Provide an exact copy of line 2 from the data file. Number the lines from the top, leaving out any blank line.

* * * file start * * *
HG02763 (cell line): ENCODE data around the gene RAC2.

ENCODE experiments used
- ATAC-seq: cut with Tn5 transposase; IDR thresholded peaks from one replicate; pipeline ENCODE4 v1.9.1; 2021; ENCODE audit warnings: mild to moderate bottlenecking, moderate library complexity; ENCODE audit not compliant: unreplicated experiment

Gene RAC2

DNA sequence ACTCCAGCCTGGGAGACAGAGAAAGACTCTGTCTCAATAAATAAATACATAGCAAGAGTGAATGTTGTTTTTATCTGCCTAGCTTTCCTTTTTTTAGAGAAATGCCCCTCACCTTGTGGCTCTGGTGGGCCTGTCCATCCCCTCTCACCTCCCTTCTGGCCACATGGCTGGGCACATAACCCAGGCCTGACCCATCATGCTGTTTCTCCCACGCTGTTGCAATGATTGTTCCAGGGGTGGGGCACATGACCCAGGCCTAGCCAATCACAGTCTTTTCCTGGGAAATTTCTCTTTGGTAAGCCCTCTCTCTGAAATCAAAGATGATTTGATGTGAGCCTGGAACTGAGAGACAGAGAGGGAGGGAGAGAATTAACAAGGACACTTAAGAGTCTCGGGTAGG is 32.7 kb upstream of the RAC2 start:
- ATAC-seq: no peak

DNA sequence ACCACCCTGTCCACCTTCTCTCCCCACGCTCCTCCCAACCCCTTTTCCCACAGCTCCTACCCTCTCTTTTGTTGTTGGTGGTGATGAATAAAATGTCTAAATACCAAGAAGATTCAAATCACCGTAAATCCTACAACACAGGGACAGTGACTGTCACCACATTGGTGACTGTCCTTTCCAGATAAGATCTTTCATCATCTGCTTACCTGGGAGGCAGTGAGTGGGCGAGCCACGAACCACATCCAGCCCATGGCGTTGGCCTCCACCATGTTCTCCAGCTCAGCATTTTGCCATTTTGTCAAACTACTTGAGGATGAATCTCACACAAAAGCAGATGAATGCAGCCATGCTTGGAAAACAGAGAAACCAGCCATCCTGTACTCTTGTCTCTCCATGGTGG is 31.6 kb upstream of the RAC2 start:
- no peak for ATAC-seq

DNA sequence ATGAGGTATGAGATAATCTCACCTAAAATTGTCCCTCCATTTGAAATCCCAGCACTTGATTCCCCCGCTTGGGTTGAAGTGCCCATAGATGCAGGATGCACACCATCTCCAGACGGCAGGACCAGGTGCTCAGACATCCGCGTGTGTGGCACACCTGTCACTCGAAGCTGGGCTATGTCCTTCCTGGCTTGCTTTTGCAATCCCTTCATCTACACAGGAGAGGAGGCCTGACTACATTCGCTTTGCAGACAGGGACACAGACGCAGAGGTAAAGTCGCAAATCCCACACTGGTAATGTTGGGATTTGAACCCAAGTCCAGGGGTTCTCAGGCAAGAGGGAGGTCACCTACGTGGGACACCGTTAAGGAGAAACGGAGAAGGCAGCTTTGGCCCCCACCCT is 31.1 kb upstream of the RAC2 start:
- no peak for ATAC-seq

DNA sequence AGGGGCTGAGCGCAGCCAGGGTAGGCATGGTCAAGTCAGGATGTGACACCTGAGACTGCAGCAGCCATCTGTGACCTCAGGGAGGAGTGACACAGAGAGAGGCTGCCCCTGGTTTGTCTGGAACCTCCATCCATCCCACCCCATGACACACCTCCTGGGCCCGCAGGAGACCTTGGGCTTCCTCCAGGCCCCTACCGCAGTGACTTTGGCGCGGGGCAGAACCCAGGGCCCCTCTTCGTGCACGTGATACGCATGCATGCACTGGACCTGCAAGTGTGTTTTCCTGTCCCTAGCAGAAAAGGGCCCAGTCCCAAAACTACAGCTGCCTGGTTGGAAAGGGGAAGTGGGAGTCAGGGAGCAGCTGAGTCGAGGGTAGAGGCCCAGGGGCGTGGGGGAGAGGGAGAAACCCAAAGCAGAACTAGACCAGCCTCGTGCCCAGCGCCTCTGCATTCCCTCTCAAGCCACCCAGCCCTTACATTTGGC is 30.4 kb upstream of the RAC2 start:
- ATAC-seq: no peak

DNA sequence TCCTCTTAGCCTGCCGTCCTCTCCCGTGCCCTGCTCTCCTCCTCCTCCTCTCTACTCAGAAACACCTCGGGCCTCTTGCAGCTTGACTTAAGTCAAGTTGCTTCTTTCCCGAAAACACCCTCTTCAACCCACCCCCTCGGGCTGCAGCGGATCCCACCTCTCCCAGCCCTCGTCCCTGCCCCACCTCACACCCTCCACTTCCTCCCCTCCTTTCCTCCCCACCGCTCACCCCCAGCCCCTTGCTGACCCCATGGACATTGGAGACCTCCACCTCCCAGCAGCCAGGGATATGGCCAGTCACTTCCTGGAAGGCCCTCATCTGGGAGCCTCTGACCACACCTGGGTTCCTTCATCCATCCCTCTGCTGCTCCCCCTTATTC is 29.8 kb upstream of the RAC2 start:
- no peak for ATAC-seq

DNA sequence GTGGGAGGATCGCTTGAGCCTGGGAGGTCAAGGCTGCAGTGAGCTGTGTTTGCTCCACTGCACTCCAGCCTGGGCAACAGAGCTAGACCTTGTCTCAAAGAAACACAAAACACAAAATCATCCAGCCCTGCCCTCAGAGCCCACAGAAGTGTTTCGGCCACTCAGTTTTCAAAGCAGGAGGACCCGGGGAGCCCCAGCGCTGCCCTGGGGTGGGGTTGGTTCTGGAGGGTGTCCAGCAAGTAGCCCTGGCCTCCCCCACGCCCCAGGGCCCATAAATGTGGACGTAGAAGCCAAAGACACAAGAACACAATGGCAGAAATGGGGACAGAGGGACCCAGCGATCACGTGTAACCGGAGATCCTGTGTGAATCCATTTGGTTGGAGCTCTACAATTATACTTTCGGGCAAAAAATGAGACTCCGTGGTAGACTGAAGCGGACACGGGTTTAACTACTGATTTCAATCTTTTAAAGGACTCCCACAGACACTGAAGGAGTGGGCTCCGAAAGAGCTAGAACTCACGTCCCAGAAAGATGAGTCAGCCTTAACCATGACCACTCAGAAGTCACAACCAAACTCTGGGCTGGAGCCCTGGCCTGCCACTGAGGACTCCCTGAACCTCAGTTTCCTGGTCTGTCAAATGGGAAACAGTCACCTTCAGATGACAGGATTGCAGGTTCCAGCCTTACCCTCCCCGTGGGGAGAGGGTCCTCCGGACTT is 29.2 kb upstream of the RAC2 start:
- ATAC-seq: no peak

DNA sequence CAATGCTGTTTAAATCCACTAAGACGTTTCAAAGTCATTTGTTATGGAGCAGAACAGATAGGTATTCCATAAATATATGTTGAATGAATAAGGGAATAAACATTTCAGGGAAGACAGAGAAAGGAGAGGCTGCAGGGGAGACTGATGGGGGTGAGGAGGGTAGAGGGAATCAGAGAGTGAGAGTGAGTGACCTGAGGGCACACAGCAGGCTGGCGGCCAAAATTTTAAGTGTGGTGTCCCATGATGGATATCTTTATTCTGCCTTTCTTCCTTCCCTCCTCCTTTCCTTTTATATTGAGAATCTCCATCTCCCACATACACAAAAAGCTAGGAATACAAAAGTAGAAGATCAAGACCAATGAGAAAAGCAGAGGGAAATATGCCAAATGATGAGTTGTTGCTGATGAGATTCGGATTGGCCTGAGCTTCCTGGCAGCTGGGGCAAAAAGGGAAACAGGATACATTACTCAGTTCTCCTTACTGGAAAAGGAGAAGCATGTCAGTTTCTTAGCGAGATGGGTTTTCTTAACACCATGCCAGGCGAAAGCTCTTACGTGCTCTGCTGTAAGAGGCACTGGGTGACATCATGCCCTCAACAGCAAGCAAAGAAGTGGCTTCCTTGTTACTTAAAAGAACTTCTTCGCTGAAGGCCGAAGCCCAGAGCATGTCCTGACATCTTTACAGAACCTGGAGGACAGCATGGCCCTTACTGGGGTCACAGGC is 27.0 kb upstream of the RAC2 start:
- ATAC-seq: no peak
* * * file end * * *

ENCODE experiments used